I was amazed at the half-billion each pricetag on the N-LOS rockets! A high tech answer to a low tech problem.

  31. Scott B. permalink
    February 24, 2010 8:03 am

    Mike Burleson said : “A primary defensive weapon for the littoral ships has failed in tests”

    So NLOS-LS is not ready for the show. What a surprise !!!

    All we have to do now is wait for someone to discover that the Mark-50 Gun Mission Module (i.e. the 30mm Bushmaster chain gun to keep it simple) isn’t working sooo well…

    Stay tuned !!!

  32. Scott B. permalink
    February 24, 2010 7:51 am

    Mike Burleson said : “USCG Commandant Thad Allen says his new National Security Cutter is better suited for soft power operations with foreign navies than the Navy’s LCS.”

    1) I like the USCG emphasis on platform-centric attributes like endurance.

    2) It sounds like somebody (e.g. Bob Work) has been trying yet again to cram the LCS boondogle down the USCG throat, and is now getting some return fire.

    To whom it may concern : the USCG doesn’t need LCS, and doesn’t want LCS either. Please get over it and move along.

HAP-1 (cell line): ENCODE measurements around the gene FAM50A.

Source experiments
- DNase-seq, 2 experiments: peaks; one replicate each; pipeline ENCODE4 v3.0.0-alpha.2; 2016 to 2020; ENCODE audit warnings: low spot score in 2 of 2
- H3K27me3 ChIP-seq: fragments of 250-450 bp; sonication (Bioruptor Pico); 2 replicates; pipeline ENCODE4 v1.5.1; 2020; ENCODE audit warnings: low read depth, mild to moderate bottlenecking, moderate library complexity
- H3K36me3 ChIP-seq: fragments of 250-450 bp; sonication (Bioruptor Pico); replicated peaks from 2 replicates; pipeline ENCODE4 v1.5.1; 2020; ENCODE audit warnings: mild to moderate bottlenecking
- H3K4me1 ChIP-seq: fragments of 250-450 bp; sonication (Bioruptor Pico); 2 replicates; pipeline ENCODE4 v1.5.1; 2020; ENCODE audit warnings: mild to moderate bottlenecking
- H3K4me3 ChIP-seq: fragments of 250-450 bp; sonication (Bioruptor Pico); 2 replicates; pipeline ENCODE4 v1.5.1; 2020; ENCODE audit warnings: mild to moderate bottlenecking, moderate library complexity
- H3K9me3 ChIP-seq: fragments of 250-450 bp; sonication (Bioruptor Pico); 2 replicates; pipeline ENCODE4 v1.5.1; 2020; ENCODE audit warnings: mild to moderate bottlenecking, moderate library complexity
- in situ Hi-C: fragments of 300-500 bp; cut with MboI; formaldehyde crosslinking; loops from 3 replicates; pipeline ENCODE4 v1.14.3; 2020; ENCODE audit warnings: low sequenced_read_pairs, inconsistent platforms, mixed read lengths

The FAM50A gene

33. Scott B. permalink
    February 24, 2010 7:45 am

    @ Mike B :

    Excellent weekly LCS chronicle :-))

  34. CBD permalink
    February 24, 2010 7:39 am

    Re: The idea of tanks-on-LCTs
    While Mr. Hooper’s article is interesting given similar ideas posted elsewhere, I believe (and Israeli officials have indicated) that this is more about returning a maneuver capability to the IDF that they have lost since the 1980s. I’ve always really enjoyed his comments on projects (as Springboarder), but I think that this is the idea of the cool looking far past the likely.

    As I pointed out at his mirrored post on the USNI blog, the IDF last used such landing craft when they struck against the intractable terrorist/guerrilla tactics of the PLO, whose operations in Southern Lebanon and strikes targeted Israeli civilians, but who were able to resist (at Israeli lost lives) minor pushes into their territory.

    The 1982 Operation Peace for Galilee was a tremendously successful (militarily) raid that involved 3 major pushes. One of those pushes, to Beirut, was split between a force that attacked up the coastal roads and a fairly large amphibious landing. This was following the 1978 Operation Litani, which, like the 2006 conflict, sought to push with limited objectives against PLO forces in the exact same positions that Hezbollah now occupies. Litani was limited and had lots of problems.